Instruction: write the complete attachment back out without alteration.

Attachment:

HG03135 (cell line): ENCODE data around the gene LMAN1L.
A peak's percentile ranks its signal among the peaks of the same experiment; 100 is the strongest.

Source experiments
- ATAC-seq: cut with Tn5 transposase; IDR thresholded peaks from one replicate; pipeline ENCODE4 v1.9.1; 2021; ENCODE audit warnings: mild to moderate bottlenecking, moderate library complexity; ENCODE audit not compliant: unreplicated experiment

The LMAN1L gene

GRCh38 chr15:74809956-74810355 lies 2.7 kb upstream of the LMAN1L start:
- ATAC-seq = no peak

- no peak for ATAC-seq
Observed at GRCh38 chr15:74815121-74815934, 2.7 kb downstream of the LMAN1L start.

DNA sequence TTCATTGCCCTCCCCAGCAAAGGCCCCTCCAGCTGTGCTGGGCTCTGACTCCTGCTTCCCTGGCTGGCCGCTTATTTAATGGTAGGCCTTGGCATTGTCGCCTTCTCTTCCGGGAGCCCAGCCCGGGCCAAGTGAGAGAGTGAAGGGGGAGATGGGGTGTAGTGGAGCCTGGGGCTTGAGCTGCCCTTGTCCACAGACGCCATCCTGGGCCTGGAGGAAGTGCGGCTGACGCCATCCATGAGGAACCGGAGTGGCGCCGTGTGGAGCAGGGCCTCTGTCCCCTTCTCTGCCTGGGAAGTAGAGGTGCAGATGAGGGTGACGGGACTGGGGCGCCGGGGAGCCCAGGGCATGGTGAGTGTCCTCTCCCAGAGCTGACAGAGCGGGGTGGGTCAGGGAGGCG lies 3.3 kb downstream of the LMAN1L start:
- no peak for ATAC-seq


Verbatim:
HG03135 (cell line): ENCODE data around the gene LMAN1L.
A peak's percentile ranks its signal among the peaks of the same experiment; 100 is the strongest.

Source experiments
- ATAC-seq: cut with Tn5 transposase; IDR thresholded peaks from one replicate; pipeline ENCODE4 v1.9.1; 2021; ENCODE audit warnings: mild to moderate bottlenecking, moderate library complexity; ENCODE audit not compliant: unreplicated experiment

The LMAN1L gene

GRCh38 chr15:74809956-74810355 lies 2.7 kb upstream of the LMAN1L start:
- ATAC-seq = no peak

- no peak for ATAC-seq
Observed at GRCh38 chr15:74815121-74815934, 2.7 kb downstream of the LMAN1L start.

DNA sequence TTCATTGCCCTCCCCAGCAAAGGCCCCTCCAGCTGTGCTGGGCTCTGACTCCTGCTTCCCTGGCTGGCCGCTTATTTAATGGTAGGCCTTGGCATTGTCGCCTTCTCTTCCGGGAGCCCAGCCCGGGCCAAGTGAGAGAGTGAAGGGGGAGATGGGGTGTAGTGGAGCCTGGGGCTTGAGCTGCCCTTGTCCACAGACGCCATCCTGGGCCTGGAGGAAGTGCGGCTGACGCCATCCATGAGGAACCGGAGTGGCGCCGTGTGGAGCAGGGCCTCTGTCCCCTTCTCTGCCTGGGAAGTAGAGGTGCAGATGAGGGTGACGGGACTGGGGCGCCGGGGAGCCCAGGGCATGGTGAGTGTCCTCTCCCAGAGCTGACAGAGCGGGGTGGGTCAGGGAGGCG lies 3.3 kb downstream of the LMAN1L start:
- no peak for ATAC-seq